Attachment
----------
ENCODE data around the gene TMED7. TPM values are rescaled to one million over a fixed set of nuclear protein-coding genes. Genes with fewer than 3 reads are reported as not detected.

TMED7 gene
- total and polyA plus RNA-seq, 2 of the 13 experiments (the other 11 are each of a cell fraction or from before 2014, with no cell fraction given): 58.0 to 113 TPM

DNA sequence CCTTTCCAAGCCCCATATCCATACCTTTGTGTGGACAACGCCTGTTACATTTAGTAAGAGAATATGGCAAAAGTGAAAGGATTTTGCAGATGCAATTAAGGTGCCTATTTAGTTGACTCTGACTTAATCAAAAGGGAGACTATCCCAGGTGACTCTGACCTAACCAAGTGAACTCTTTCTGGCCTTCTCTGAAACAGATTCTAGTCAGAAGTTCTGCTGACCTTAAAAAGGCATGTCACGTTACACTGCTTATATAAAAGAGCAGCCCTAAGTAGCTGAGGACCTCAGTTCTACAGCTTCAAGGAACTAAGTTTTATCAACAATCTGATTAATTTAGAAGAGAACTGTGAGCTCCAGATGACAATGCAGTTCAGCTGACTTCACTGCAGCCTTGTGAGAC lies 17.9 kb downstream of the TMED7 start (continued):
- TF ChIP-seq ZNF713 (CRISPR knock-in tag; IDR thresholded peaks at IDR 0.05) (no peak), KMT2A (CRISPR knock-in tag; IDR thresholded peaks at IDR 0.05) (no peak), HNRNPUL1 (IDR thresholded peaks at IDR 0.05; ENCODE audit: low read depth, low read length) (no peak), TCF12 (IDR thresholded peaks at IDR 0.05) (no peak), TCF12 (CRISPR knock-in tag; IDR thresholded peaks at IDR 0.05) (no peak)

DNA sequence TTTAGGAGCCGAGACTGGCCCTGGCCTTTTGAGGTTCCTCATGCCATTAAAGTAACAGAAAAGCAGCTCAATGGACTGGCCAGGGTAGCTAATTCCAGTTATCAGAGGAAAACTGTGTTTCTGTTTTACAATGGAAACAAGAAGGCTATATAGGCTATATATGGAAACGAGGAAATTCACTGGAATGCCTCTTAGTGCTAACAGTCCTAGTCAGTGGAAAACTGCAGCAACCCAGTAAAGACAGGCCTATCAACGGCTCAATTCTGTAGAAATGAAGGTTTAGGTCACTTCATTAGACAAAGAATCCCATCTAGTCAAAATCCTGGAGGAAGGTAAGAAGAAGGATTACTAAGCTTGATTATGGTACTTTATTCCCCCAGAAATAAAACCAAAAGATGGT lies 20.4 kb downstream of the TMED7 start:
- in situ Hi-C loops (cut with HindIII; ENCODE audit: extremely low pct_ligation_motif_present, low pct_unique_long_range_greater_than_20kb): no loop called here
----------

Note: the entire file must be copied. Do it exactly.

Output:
ENCODE data around the gene TMED7. TPM values are rescaled to one million over a fixed set of nuclear protein-coding genes. Genes with fewer than 3 reads are reported as not detected.

TMED7 gene
- total and polyA plus RNA-seq, 2 of the 13 experiments (the other 11 are each of a cell fraction or from before 2014, with no cell fraction given): 58.0 to 113 TPM

DNA sequence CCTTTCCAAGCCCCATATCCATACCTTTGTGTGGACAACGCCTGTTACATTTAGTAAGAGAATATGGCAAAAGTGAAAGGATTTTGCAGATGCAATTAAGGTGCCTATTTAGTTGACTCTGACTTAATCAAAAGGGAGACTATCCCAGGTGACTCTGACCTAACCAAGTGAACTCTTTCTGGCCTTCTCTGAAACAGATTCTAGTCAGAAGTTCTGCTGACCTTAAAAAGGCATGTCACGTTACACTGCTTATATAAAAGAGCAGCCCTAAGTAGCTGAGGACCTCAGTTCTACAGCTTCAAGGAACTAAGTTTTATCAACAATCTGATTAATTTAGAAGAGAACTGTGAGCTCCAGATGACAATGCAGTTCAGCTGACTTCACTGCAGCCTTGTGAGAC lies 17.9 kb downstream of the TMED7 start (continued):
- TF ChIP-seq ZNF713 (CRISPR knock-in tag; IDR thresholded peaks at IDR 0.05) (no peak), KMT2A (CRISPR knock-in tag; IDR thresholded peaks at IDR 0.05) (no peak), HNRNPUL1 (IDR thresholded peaks at IDR 0.05; ENCODE audit: low read depth, low read length) (no peak), TCF12 (IDR thresholded peaks at IDR 0.05) (no peak), TCF12 (CRISPR knock-in tag; IDR thresholded peaks at IDR 0.05) (no peak)

DNA sequence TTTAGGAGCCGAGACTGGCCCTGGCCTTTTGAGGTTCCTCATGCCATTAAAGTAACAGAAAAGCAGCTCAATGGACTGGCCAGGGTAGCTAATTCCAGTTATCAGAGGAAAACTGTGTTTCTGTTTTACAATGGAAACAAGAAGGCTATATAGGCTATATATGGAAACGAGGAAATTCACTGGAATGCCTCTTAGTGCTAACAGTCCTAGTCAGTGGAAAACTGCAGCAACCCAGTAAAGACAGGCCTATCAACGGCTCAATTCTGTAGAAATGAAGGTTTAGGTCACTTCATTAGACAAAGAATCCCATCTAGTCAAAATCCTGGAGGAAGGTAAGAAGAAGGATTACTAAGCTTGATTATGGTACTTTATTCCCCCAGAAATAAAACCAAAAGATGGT lies 20.4 kb downstream of the TMED7 start:
- in situ Hi-C loops (cut with HindIII; ENCODE audit: extremely low pct_ligation_motif_present, low pct_unique_long_range_greater_than_20kb): no loop called here